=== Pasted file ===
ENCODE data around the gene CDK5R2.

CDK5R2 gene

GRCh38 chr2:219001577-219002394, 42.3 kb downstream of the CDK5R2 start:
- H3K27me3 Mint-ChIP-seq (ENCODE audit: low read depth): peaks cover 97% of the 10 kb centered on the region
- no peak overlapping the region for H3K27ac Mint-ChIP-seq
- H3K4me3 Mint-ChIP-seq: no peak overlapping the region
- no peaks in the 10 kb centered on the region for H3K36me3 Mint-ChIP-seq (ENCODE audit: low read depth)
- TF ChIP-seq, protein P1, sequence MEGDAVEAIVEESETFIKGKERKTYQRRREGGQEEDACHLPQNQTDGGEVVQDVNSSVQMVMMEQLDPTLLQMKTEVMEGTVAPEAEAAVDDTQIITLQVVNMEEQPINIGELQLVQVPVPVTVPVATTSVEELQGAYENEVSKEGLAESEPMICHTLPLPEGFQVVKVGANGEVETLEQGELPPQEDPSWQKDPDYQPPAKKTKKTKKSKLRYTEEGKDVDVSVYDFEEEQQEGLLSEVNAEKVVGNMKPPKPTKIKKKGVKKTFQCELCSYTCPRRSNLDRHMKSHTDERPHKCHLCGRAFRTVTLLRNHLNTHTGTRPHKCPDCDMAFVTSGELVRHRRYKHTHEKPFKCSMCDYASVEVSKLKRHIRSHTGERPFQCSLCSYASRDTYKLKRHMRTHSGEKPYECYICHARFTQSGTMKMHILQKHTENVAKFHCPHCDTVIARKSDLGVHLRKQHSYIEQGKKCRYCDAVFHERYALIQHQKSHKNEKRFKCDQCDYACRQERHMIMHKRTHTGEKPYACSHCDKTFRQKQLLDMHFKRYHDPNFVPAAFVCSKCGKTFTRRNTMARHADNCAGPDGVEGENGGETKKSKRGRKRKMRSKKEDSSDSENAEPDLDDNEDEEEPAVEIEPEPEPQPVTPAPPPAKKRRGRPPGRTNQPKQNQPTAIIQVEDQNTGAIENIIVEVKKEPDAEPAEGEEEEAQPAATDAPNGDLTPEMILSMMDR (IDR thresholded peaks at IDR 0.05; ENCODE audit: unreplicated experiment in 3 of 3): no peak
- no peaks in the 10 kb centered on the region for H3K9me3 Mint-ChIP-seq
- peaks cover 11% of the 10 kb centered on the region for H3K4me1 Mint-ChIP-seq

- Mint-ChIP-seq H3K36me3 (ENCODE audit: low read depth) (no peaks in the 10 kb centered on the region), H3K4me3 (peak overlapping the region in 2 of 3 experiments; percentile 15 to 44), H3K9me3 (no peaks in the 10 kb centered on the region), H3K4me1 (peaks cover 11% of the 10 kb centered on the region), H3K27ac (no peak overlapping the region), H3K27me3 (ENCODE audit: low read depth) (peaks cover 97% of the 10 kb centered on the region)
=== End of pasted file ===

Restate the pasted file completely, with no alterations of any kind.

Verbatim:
ENCODE data around the gene CDK5R2.

CDK5R2 gene

GRCh38 chr2:219001577-219002394, 42.3 kb downstream of the CDK5R2 start:
- H3K27me3 Mint-ChIP-seq (ENCODE audit: low read depth): peaks cover 97% of the 10 kb centered on the region
- no peak overlapping the region for H3K27ac Mint-ChIP-seq
- H3K4me3 Mint-ChIP-seq: no peak overlapping the region
- no peaks in the 10 kb centered on the region for H3K36me3 Mint-ChIP-seq (ENCODE audit: low read depth)
- TF ChIP-seq, protein P1, sequence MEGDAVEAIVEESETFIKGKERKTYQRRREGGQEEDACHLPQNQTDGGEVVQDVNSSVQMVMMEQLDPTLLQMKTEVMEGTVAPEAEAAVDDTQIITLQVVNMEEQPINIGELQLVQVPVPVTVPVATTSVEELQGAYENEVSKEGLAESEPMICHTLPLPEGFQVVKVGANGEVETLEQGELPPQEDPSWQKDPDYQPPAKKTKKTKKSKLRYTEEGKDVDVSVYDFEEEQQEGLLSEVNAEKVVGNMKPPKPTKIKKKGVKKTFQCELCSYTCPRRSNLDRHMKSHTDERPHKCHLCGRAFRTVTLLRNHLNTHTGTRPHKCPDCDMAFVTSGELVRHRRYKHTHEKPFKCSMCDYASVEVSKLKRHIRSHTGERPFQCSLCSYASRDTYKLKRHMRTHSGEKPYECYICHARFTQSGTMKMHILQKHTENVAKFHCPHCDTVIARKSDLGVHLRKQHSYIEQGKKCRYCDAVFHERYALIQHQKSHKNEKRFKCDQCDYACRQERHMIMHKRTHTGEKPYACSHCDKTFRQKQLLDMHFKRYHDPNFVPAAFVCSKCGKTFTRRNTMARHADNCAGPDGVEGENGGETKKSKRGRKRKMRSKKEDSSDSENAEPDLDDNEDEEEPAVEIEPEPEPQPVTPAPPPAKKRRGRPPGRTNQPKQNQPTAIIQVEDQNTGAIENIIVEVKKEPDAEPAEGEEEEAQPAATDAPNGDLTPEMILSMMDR (IDR thresholded peaks at IDR 0.05; ENCODE audit: unreplicated experiment in 3 of 3): no peak
- no peaks in the 10 kb centered on the region for H3K9me3 Mint-ChIP-seq
- peaks cover 11% of the 10 kb centered on the region for H3K4me1 Mint-ChIP-seq

- Mint-ChIP-seq H3K36me3 (ENCODE audit: low read depth) (no peaks in the 10 kb centered on the region), H3K4me3 (peak overlapping the region in 2 of 3 experiments; percentile 15 to 44), H3K9me3 (no peaks in the 10 kb centered on the region), H3K4me1 (peaks cover 11% of the 10 kb centered on the region), H3K27ac (no peak overlapping the region), H3K27me3 (ENCODE audit: low read depth) (peaks cover 97% of the 10 kb centered on the region)